Previously, the Biden White House issued a statement calling Turkey’s decision to withdraw from a European convention on women’s rights and domestic abuse “deeply disappointing.” The administration also issued a tough verdict on Turkey in a report on human rights abuses around the world. Biden has flatly labeled Erdogan an autocrat and promised to confront a “new moment of advancing authoritarianism” (while not explicitly tying the comment to Turkey). And Secretary of State Antony Blinken, in his confirmation hearing, referred to Turkey as “a strategic — so-called strategic — partner of ours” while criticizing its drift toward Russia.

“Biden has upended the traditional way in which U.S. presidents engage with Turkey,” said Aaron Stein, a Turkey expert at the Foreign Policy Research Institute. “The way in which the U.S. traditionally has dealt with Turkey is to try and keep them enmeshed closely with the United States and Europe through sustained engagement and tight military ties.”

Stein added: “Biden has flipped this thinking and has pocketed the idea that Turkey has no interest in leaving groups like NATO, but that close cooperation with Washington is not something that Ankara can take for granted any longer. Instead, Erdogan has to earn it. … His administration has made the relationship nakedly transactional and, in this way, his team has become much more Turkish in how they view bilateral relations.”

While Biden’s move would build upon that nascent effort to apply pressure, there’s a reason recent presidents have avoided it. Despite an uneasy alliance, Turkey has declared such a step to be completely unacceptable and an affront to it and its founder, Mustafa Kemal Atatürk.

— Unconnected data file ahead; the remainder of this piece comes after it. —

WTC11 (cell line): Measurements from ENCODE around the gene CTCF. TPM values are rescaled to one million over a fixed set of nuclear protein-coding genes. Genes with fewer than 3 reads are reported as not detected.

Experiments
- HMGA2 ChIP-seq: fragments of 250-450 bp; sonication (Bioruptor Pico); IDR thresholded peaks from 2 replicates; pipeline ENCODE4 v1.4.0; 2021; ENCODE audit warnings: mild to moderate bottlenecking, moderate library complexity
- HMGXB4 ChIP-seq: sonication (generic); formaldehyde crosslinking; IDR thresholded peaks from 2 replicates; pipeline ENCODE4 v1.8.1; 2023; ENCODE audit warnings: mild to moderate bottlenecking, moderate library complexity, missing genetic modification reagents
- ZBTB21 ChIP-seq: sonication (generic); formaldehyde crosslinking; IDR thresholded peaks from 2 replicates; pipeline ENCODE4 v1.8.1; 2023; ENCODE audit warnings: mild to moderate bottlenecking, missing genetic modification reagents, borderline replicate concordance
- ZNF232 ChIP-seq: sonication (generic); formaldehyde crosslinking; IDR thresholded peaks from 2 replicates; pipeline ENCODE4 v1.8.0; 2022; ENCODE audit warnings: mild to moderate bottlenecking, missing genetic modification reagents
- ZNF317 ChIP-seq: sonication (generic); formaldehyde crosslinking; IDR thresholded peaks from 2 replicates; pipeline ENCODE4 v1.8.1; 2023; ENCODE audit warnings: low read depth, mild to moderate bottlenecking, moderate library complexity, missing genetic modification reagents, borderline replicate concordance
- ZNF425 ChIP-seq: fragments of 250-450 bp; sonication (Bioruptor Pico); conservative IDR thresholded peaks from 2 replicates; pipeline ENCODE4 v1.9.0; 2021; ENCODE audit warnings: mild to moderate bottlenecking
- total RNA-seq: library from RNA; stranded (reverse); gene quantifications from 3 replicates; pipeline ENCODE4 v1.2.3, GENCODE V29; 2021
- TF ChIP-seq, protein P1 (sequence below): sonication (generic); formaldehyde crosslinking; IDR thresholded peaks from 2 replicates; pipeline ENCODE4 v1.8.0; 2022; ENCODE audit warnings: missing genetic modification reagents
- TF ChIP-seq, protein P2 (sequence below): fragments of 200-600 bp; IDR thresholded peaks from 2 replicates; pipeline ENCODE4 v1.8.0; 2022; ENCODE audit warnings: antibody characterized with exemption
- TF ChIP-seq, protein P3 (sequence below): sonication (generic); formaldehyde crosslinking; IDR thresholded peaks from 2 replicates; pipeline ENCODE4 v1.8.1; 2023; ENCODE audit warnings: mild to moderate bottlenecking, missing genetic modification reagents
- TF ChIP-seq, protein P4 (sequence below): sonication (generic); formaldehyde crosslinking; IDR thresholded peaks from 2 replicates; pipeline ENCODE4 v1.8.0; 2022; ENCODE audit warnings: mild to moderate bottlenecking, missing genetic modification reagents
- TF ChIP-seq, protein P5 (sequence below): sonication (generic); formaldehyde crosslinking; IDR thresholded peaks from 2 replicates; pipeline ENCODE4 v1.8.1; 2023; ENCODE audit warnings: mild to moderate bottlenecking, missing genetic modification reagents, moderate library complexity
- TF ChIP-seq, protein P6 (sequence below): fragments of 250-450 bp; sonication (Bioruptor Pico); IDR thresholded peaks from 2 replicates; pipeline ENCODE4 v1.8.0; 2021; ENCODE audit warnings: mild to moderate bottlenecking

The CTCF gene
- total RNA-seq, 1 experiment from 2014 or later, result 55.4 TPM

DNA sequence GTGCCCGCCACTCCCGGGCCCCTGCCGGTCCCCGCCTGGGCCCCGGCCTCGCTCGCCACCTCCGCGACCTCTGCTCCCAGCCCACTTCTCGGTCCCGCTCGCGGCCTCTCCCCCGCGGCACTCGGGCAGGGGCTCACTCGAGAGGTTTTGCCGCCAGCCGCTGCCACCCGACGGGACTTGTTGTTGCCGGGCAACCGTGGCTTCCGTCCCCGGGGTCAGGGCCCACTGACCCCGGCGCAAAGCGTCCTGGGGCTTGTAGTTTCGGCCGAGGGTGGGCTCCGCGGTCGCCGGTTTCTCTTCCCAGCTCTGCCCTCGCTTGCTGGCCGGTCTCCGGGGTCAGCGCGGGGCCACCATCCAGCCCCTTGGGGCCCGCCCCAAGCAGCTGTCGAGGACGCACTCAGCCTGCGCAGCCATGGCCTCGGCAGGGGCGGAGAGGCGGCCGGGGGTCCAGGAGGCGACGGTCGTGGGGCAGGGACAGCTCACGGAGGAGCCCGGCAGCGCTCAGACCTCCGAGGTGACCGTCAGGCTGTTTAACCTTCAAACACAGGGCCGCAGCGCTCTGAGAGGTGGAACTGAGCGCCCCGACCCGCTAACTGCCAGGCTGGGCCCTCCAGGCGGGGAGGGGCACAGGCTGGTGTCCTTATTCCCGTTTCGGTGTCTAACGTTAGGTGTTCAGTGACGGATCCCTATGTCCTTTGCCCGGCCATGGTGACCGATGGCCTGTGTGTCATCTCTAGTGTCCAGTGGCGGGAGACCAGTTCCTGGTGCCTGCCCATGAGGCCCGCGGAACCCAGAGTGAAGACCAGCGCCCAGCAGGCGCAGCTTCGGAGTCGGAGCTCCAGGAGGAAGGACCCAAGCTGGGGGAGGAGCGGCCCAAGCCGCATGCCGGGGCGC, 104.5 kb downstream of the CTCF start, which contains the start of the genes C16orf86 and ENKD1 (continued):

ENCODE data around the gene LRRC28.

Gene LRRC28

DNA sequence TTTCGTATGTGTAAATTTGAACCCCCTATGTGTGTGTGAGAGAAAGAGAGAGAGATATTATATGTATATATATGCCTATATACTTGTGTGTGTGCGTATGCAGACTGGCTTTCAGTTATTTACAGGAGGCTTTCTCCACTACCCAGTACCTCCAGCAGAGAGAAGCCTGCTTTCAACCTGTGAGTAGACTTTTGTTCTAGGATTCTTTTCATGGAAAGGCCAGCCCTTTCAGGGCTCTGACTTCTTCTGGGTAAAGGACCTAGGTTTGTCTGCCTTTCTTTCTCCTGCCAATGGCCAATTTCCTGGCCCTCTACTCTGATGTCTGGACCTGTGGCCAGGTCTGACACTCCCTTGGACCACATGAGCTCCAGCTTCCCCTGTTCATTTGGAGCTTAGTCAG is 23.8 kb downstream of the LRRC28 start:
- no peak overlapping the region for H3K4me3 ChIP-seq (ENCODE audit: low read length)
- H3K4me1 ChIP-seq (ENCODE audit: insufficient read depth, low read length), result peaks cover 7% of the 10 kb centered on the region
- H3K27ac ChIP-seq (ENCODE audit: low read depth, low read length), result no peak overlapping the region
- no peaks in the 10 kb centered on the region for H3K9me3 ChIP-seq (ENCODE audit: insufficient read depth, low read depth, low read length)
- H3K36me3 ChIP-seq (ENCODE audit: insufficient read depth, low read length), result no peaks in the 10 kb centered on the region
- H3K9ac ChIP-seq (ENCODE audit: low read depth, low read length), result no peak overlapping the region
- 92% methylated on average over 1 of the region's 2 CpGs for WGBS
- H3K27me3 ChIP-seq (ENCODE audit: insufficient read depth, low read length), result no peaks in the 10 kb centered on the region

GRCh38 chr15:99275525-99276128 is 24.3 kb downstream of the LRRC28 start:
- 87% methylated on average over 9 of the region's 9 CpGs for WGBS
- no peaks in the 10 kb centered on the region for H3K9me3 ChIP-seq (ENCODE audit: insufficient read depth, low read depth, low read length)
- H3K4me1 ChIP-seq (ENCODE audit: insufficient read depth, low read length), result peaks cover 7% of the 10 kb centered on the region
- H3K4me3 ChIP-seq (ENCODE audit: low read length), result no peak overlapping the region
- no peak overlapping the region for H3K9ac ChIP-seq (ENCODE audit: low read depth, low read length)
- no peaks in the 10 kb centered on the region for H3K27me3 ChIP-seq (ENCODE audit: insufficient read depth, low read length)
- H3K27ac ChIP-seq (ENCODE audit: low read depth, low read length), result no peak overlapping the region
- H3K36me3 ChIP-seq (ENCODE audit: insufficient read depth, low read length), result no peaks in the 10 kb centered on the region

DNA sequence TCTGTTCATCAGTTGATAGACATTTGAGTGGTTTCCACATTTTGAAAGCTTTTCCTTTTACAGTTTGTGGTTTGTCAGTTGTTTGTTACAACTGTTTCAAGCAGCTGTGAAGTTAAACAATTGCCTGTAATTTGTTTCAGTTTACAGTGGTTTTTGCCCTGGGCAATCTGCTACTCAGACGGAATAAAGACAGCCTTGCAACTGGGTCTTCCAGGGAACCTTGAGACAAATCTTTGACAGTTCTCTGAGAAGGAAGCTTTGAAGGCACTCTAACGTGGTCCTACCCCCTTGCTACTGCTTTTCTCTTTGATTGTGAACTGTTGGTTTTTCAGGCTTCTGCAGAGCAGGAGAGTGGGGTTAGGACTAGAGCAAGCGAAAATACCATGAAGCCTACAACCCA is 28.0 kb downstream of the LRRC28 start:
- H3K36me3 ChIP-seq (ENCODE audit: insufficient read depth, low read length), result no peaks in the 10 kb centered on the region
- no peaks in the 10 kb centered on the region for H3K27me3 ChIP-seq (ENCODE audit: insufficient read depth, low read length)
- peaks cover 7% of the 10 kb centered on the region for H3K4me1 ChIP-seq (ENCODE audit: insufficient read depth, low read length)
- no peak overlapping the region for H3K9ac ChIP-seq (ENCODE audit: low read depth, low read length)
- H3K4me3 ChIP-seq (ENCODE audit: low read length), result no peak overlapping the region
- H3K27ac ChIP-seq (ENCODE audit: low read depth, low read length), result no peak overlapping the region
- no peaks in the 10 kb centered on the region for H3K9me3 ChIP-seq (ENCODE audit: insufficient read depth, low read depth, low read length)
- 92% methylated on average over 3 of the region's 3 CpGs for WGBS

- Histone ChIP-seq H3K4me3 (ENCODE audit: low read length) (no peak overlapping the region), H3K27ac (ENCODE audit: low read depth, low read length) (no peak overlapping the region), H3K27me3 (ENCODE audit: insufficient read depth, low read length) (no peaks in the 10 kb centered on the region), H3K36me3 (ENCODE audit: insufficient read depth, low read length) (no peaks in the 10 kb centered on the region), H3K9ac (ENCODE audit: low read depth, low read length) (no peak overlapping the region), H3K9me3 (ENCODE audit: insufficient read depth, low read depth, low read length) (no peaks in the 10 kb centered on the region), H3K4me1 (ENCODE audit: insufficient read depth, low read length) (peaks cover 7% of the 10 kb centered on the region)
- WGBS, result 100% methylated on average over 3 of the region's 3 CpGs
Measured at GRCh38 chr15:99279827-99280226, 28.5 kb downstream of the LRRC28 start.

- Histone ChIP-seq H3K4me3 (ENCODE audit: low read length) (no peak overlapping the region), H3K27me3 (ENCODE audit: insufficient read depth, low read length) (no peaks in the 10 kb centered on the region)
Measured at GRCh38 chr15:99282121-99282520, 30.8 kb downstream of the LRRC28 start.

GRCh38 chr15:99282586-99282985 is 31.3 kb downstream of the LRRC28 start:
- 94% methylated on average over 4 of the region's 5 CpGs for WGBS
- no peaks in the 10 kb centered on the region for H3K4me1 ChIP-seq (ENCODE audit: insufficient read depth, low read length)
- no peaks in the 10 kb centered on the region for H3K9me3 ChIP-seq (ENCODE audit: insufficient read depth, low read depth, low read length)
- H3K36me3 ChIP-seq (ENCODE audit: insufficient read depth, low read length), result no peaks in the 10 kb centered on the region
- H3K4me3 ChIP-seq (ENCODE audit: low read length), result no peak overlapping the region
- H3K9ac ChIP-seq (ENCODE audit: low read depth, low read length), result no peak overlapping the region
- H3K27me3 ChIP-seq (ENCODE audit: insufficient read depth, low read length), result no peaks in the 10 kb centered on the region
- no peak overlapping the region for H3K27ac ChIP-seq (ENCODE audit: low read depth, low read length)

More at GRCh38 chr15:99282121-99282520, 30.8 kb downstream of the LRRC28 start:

Given Turkey’s strategic placement in the Middle East, it carries potential implications in a number of areas, depending upon the response — including Russia, Syria and Ukraine.

“If dramatic, which is possible, then the relationship could really break, with impact on our forces in Turkey, cooperation on Syria, Ukraine, Libya and Iran, leading to a U.S. counter-reaction and a downward spiral,” said James F. Jeffrey, a former U.S. ambassador to Turkey and Iraq who is now with the Wilson Center.

For one, experts say it could tempt Turkey to align even more closely with Russia. Turkey has been on the opposite side of Russia in a number of conflicts, including in Ukraine and Syria. Russia has also supported Armenia’s interests in the region. But Turkey and Russia have occasionally found their interests aligned when it comes to American influence. The Trump administration also sanctioned Turkey last year over its purchase of a Russian missile defense system.

“It would also be consistent with Putin’s MO,” said Steven A. Cook of the Council on Foreign Relations. “He offers good ties to American partners who are having trouble with the United States.”

While very few expect the decision to have immediate and recognizable impact on Turkey’s human rights practices, some see potential benefits beyond simply doing what’s right by applying the “genocide” label. Turkey faces plenty of economic strain, has lost a number of allies in recent years and public sentiment has turned against Erdogan. Turkey’s large youth population poses an increasing threat to Erdogan.

Jenny White of the Stockholm University Institute for Turkish Studies says the United States increasingly has leverage in the relationship, which makes the Biden administration’s decision more practical.

“President Biden has made democracy and human rights a central tenet of his administration. At this point, the Biden administration has nothing to lose by acknowledging Turkey’s failure in these respects,” White said. “What could nudge Turkey to change? Turkey needs the U.S. more than the U.S. needs Turkey right now.”

In other words, it makes sense to finally do what top American politicians have been threatening to do for a very long time. But that doesn’t mean it’s not a bold step that couldn’t reverberate in the region and in U.S. foreign policy. And it’s one of the biggest early subplots in Biden’s emerging foreign policy agenda.